It probably doesn’t taste like chicken …

CuriosityMission managers have confirmed that Curiosity has “ingested” samples gathered from inside the rock dubbed “John Klein” and is now analysing them.

As reported last time around, the sample gathered by the rover’s turret-mounted drill has been used to clean the drill’s internal sample-handling mechanism. Originally, it had been thought the material might be dumped after this work, and a fresh sample obtained for analysis. However, concerns about the very long-term security of a filter required for processing samples meant the decision was taken to use the sample both for clean activities and for delivery to the on-board Chemistry and Mineralogy (CheMin) and Sample Analysis at Mars (SAM) science instruments.

Prior to delivery, the sample was processed by CHIMRA, the Collection and Handling for In-Situ Martian Rock Analysis system, also mounted in the turret at the end of the robot arm. This comprised vibrating the entire turret so that material of 150-microns or smaller could be deposited into a sample delivery mechanism which would then transfer small amounts to both CheMin and SAM over a two-day period.

The first delivery of a sample of the powder obtained from inside “John Klein”, equivalent to around half as much material as in an aspirin tablet, was made to CheMin on Sol 195 (February 22nd). Then, on Sol 196, a sample of equal size was delivered to SAM.

The left Mast Camera (Mastcam) took this image of Curiosity’s sample-processing and delivery tool just after it had delivered a portion of powdered rock to SAM on Sol 196. Mounted on CHIMRA, the portion delivery tube can be seen in the centre of the image, surrounded by a C-shaped windshield. The opening is about 4mm (0.16 inch) in diameter. Portions containing about half as much material as in an aspirin tablet were dropped through that opening into CheMin and SAM. This image was taken to check whether sample material remained in the tube opening after portion delivery, and has been white-balanced to show the scene under natural daylight on Earth.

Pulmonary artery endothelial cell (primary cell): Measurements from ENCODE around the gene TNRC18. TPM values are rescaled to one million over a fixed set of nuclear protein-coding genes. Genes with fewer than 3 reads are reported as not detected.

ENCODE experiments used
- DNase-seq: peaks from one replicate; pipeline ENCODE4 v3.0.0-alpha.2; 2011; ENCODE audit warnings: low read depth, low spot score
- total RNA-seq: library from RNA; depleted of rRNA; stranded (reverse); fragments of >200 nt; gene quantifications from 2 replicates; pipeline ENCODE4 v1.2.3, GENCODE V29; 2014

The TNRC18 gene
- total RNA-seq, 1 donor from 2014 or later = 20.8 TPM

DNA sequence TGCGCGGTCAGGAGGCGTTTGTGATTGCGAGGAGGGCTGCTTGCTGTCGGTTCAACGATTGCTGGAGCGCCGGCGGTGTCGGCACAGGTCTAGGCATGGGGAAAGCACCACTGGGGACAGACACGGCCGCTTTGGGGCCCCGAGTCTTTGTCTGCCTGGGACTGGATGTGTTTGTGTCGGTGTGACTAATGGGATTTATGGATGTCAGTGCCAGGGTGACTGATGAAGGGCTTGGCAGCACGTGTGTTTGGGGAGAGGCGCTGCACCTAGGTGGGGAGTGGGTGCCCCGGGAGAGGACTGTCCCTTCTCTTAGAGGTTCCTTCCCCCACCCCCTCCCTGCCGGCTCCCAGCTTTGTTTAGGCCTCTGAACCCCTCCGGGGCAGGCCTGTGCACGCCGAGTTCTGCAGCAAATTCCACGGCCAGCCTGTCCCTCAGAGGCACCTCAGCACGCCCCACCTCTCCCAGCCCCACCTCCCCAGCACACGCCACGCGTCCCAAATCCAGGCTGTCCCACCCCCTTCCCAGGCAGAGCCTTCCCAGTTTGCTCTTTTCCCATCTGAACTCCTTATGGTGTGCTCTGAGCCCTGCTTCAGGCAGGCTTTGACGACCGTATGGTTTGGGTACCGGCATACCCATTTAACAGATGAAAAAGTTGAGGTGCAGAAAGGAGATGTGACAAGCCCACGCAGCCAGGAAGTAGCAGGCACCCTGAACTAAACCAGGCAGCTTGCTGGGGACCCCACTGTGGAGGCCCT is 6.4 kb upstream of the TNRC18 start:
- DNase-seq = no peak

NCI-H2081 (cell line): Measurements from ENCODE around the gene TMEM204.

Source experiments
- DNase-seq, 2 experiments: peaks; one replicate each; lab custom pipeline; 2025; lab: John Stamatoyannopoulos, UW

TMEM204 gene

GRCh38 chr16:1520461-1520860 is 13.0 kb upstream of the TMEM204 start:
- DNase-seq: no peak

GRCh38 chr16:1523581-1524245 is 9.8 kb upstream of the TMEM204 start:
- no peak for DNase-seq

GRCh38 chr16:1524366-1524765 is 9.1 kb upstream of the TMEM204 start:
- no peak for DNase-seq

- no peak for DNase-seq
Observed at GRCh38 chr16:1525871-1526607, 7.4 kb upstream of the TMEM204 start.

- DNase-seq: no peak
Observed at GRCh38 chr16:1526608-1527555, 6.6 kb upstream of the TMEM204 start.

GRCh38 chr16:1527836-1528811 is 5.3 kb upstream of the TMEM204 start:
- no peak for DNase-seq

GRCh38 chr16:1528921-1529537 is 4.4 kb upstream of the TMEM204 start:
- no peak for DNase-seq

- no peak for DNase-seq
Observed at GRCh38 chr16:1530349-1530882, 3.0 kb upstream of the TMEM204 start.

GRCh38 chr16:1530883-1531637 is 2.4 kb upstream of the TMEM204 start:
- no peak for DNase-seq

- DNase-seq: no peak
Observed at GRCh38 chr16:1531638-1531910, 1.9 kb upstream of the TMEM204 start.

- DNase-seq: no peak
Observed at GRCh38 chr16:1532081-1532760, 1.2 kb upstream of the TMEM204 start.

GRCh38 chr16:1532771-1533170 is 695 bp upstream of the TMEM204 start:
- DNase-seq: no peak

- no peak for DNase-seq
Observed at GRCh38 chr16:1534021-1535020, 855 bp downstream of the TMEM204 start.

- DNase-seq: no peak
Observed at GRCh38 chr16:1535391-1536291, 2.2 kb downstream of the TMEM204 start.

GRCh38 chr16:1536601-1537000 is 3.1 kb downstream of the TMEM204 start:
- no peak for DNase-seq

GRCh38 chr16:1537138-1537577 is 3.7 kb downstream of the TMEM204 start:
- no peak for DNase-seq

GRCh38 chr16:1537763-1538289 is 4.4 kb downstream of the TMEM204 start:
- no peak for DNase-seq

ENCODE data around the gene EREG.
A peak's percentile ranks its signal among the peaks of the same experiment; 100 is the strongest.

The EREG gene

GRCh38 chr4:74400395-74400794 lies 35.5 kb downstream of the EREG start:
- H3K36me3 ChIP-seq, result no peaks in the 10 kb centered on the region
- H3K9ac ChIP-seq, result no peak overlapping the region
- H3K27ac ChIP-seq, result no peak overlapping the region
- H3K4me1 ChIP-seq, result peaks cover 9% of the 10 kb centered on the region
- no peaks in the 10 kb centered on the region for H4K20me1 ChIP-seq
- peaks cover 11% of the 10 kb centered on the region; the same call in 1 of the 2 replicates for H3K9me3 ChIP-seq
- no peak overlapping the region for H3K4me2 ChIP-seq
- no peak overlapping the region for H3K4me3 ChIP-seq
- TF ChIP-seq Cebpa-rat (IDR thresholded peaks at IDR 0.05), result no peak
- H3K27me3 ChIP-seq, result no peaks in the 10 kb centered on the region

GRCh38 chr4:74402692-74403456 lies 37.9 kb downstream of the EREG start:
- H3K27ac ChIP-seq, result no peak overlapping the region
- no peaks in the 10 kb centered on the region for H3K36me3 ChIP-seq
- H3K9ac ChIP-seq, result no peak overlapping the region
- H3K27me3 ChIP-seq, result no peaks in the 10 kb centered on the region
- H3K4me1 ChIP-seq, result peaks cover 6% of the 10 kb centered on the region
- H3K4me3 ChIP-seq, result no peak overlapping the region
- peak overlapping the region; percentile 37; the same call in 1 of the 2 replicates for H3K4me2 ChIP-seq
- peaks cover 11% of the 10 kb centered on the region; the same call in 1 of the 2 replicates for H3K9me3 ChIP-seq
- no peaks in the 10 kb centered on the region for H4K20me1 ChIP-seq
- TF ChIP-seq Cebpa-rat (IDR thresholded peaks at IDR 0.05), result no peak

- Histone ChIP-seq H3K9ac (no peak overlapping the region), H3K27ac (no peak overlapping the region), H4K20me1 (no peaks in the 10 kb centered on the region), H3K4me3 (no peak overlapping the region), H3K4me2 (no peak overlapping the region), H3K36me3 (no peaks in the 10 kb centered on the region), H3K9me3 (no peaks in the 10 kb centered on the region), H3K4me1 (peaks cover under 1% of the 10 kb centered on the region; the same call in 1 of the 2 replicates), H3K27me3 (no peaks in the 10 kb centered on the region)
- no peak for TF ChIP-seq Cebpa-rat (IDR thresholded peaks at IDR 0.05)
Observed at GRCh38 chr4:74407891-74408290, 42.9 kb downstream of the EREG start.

“Data from the instruments have confirmed the deliveries,” said Curiosity Mission Manager Jennifer Trosper, of NASA’s Jet Propulsion Laboratory, following the successful transfers to both instruments. The samples will now be subjected to a range of on-board tests using CheMin’s X-ray diffraction instrument, a process which generally takes a minimum of 10 hours and according to mission notes can be spread out over two or more consecutive Martian nights, and well as by the suite of instruments which comprise SAM.

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